Sweet are the uses of adversity,
Which, like the toad, ugly and venomous,
Wears yet a precious jewel in his head;
And this our life, exempt from public haunt,
Finds tongues in trees, books in the running brooks,
Sermons in stones, and good in every thing. As You Like It Act 2, scene 1, 12–17
Barone however unpacked the arcane “Safe Harbor” provision on NCLB. Safe Harbor basically gives you a pass on AYP so long as you can reduce the number of children scoring below proficient by 10%. If this represents an obtainable standard, then presumably states would not feel overly pressured to drop their cut scores.
So, I decided to put safe harbor to a test- a very forgiving one. I looked at data from Florida’s 67 school districts over the past six years on 4th grade Reading and Math. The NAEP shows that Florida has been making solid progress on both subjects.
So what happens if you assume that we are at the 2014 100% requirement, an apply safe harbor to the overall performance of Florida districts? Judging them solely on 4th grade math and reading, and without judging any of the required student subgroups– like the various ethnic groups, free and reduced lunch kids, special education children, etc- Florida’s districts failed to make safe harbor 71% of the time based on the overall results alone.
I’ll leave the debate over whether public schools should be able to routinely reduce their passing rates by 10% year after year to others. The point I am making is: they don’t.I am confident that if required to break down results by various subgroups, that not a single Florida district would have made AYP during these six yearsunder safe harbor. The number of individual schools making safe harbor is also likely to be negligible.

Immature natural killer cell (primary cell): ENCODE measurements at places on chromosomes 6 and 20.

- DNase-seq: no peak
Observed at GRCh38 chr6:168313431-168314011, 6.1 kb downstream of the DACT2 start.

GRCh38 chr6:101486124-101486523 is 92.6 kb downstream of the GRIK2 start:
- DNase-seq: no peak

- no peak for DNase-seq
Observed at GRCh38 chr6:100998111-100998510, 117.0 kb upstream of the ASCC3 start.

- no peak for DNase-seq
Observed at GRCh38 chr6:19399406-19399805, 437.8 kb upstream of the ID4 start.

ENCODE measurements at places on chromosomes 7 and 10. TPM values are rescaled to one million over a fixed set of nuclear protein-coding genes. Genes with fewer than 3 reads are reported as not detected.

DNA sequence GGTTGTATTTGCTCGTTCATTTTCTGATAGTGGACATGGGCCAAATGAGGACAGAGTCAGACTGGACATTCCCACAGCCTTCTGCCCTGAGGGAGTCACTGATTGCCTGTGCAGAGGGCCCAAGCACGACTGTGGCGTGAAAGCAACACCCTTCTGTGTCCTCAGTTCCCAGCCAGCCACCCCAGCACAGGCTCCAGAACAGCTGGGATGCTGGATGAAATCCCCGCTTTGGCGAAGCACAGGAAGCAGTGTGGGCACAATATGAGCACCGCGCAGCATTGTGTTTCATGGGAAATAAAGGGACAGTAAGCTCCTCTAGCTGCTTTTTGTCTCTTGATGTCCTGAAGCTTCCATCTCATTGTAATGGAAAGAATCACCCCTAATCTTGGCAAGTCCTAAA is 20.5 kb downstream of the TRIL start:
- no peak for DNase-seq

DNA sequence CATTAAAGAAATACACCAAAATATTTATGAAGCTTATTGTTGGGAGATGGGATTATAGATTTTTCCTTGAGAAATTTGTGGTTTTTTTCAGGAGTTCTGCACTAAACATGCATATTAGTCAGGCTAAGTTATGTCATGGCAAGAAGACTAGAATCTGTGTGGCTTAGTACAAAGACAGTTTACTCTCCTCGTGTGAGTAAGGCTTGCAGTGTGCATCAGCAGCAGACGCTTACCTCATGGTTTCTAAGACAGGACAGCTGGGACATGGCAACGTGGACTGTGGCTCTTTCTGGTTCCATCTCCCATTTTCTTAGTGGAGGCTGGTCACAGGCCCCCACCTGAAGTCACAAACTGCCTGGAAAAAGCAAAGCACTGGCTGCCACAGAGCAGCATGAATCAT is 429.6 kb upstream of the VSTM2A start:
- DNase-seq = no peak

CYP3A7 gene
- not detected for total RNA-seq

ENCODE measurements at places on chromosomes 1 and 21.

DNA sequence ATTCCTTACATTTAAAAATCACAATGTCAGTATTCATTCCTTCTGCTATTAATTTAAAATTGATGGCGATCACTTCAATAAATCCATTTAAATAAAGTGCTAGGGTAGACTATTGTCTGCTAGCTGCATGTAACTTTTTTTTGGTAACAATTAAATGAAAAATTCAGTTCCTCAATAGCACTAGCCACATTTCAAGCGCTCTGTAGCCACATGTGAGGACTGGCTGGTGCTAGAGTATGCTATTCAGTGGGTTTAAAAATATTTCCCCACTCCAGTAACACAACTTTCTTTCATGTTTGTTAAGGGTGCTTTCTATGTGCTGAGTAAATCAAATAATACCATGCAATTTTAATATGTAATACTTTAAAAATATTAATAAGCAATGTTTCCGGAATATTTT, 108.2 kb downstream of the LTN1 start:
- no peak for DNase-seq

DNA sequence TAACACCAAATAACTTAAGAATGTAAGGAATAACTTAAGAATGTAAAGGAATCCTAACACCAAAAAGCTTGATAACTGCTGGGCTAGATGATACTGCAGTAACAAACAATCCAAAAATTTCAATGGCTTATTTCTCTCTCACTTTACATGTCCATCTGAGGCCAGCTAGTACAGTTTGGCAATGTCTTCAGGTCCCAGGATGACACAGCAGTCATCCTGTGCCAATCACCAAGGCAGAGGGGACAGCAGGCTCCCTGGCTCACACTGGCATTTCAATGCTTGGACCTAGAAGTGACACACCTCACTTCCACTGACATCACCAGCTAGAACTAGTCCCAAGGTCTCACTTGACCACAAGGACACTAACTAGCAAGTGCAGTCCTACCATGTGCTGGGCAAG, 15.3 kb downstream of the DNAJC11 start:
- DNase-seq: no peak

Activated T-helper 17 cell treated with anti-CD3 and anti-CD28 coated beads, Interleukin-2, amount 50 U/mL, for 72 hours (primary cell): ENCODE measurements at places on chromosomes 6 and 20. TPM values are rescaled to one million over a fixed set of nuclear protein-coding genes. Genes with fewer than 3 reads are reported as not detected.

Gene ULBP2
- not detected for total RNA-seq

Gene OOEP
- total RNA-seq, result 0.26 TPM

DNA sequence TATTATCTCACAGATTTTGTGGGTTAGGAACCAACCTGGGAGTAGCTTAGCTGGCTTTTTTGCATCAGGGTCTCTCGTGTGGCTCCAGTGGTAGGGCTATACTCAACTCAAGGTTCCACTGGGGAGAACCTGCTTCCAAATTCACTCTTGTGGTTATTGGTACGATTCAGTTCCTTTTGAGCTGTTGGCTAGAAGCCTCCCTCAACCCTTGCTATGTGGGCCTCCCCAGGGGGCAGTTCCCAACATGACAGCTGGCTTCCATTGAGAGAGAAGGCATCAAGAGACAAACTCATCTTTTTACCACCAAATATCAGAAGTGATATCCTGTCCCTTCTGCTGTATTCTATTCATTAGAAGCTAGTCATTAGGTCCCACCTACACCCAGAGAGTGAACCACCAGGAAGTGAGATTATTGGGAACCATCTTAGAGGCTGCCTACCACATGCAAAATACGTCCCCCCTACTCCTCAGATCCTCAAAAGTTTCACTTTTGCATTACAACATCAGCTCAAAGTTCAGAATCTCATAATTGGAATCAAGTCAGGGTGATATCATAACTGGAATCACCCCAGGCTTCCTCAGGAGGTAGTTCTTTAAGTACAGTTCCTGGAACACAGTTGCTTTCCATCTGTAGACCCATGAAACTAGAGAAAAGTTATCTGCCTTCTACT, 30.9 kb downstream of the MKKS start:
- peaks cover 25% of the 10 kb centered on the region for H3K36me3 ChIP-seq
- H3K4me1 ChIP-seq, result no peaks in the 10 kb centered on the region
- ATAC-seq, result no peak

This, during a period of strong statewide improvement in both reading and math.
The sad reality is that, unless changed, NCLB will create a tremendous and perverse pressure on the state of Florida and others to dummy down their state accountability exams. In the greatest of ironies, a bill which aspired first and foremost to create transparency in public education contains the seeds of its own destruction in encouraging states to lower passing standards.
Gene Hickok and I endorsed Senator Cornyn and De Mint’s A-Plus concept as a way out of this looming train wreck. Under it, states could negotiate a single set of testing with the feds: preferably one better designed than a one-size-fits-all system with the mother of all perverse incentives built in. The Department would have discretion as whether to accept a state model rather than AYP, so no one is proposing to burn down the Department of Education.